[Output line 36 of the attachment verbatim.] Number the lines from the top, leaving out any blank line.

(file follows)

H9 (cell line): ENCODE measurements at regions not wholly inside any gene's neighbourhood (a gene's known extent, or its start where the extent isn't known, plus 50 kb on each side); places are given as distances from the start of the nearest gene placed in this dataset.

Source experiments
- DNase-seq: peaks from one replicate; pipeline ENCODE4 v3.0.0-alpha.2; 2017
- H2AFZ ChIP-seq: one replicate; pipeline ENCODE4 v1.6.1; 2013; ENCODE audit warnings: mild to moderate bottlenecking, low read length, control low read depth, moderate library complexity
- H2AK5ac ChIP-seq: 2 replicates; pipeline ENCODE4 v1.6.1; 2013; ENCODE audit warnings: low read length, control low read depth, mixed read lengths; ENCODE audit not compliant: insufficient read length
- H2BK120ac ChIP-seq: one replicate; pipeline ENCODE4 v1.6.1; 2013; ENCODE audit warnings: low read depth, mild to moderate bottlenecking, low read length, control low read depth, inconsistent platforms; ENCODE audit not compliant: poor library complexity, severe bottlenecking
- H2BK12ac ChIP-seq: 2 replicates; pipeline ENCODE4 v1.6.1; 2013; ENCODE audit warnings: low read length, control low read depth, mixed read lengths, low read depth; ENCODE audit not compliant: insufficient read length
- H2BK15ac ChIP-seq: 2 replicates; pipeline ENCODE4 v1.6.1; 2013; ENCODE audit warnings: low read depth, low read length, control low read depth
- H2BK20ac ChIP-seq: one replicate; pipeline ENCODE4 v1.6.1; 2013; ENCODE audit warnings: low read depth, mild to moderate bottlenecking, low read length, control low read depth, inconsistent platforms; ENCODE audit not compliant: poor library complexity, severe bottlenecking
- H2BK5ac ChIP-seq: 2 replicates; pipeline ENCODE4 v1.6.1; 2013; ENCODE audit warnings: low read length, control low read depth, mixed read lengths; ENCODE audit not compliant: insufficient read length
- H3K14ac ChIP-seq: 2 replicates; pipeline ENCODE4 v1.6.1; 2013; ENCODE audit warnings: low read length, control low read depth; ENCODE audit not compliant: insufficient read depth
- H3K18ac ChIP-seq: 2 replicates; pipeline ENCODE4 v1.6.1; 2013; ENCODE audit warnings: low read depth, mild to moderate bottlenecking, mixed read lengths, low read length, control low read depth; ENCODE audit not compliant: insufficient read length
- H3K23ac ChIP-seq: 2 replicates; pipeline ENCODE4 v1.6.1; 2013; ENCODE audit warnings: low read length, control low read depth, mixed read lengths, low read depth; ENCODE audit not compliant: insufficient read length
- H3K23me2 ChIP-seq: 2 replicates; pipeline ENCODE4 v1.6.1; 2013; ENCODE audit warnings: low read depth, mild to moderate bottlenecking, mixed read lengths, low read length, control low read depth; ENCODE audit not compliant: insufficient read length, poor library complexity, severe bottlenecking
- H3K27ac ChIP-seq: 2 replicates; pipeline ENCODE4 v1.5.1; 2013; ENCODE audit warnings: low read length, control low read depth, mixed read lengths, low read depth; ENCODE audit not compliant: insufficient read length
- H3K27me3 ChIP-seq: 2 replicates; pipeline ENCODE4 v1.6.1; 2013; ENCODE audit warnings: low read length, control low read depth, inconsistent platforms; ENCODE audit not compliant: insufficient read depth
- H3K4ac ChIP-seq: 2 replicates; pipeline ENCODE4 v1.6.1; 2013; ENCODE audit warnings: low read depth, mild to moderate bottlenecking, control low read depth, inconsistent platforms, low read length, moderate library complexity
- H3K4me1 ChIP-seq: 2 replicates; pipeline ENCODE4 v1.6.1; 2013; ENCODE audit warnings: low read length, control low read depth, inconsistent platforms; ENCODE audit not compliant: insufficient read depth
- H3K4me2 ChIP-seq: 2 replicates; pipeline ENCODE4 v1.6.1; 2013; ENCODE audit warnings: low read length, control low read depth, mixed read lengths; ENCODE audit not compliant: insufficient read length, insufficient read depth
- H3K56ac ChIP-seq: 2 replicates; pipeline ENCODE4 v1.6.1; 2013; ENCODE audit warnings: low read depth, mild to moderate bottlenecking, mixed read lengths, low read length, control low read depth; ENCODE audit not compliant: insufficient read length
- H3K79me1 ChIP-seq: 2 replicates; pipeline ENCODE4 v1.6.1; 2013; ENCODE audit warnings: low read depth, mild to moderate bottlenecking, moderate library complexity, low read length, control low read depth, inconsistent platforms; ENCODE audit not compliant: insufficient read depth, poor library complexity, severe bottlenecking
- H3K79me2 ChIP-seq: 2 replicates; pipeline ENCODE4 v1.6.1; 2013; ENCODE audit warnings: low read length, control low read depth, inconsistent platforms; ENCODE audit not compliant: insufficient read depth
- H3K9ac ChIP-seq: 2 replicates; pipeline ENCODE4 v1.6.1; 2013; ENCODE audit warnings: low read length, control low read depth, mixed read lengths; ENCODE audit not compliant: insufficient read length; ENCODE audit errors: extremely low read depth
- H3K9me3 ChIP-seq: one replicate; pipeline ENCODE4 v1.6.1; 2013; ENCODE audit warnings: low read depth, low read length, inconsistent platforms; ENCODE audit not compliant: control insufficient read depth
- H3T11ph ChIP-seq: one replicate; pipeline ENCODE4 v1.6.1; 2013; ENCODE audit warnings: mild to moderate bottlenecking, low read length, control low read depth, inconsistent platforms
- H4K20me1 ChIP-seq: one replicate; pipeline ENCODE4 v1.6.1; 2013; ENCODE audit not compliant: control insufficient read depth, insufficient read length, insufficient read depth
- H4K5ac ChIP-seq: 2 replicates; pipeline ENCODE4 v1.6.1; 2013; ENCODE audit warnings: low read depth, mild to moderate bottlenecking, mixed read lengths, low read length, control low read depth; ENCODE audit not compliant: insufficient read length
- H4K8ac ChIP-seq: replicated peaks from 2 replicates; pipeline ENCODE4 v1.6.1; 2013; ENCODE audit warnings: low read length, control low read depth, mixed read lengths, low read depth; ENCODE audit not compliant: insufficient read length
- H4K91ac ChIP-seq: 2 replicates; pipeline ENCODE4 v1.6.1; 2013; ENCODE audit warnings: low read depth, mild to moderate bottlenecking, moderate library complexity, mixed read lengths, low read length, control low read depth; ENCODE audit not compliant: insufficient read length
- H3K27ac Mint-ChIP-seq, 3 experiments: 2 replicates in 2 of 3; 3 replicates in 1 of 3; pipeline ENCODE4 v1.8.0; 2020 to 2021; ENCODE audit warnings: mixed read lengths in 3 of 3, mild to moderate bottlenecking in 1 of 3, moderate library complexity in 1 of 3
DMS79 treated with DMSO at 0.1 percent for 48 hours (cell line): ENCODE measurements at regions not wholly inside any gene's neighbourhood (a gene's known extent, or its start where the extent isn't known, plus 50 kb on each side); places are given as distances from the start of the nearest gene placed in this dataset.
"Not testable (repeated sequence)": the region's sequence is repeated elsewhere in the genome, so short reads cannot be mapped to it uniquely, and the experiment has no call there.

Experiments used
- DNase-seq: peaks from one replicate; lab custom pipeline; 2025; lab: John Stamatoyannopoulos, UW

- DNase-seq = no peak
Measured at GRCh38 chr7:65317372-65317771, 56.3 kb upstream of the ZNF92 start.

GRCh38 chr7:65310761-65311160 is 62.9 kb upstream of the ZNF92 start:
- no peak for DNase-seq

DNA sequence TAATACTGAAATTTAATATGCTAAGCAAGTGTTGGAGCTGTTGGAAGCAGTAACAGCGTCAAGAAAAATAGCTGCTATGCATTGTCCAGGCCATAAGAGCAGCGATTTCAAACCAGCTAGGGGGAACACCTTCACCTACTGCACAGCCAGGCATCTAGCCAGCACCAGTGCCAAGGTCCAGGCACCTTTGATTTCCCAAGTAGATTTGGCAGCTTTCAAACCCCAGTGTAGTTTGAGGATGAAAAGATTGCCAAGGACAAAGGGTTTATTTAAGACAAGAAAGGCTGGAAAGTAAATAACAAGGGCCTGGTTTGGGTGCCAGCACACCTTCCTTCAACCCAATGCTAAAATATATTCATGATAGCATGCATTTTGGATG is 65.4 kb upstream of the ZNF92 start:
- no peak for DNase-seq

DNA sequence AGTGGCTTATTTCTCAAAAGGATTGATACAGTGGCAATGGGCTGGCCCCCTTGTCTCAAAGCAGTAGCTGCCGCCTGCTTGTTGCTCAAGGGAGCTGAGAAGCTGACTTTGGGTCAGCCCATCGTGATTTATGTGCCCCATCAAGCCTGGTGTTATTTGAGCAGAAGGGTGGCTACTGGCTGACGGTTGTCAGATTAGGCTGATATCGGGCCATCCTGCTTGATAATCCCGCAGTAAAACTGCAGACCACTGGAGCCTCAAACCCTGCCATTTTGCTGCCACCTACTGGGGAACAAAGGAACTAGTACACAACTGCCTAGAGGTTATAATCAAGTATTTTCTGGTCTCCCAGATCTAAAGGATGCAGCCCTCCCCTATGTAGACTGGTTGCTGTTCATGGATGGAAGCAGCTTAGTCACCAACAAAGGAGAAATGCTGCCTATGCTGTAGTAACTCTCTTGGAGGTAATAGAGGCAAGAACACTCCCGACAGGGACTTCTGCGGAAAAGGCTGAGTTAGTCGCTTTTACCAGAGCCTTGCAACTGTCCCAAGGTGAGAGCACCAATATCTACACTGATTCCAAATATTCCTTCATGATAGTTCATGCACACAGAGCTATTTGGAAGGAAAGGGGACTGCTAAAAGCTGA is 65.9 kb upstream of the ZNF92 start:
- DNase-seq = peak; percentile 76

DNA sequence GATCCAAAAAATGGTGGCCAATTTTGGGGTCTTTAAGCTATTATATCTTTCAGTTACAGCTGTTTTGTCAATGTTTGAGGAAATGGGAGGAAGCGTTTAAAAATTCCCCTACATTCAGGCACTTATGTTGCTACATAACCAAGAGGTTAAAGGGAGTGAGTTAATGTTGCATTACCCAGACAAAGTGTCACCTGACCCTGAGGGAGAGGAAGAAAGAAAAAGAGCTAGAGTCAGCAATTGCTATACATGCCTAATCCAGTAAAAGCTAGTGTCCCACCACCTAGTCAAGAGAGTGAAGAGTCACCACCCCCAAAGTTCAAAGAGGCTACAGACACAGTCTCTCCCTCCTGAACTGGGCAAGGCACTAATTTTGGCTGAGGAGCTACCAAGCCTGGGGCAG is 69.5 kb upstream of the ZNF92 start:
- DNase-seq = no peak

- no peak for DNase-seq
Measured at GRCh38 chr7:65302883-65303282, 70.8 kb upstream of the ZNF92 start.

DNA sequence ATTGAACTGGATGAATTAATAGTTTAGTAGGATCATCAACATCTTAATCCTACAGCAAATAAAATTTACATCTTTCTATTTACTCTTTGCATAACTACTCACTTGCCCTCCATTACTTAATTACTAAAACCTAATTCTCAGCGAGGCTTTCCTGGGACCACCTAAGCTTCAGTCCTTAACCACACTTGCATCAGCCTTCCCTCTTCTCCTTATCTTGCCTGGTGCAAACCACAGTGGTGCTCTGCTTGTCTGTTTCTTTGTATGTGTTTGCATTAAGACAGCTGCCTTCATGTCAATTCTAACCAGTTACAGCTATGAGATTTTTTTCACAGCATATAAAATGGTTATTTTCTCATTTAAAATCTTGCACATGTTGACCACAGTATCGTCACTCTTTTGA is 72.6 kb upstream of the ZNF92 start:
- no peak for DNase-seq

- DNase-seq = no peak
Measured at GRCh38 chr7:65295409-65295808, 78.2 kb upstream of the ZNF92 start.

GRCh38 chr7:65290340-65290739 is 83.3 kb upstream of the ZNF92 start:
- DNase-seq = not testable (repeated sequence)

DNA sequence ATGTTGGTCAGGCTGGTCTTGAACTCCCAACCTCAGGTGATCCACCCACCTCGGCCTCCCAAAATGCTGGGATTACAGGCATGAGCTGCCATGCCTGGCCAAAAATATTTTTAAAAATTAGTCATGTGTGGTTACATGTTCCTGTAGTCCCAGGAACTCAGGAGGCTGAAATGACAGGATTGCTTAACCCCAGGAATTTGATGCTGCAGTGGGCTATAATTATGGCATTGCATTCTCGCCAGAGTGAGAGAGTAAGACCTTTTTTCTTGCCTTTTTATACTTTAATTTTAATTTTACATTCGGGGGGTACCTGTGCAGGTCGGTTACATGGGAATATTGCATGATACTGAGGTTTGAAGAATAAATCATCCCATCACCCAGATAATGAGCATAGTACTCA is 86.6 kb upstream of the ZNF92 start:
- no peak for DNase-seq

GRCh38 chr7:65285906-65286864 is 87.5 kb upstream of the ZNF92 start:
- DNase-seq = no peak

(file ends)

Measured at GRCh38 chr7:65317372-65317771, 56.3 kb upstream of the ZNF92 start.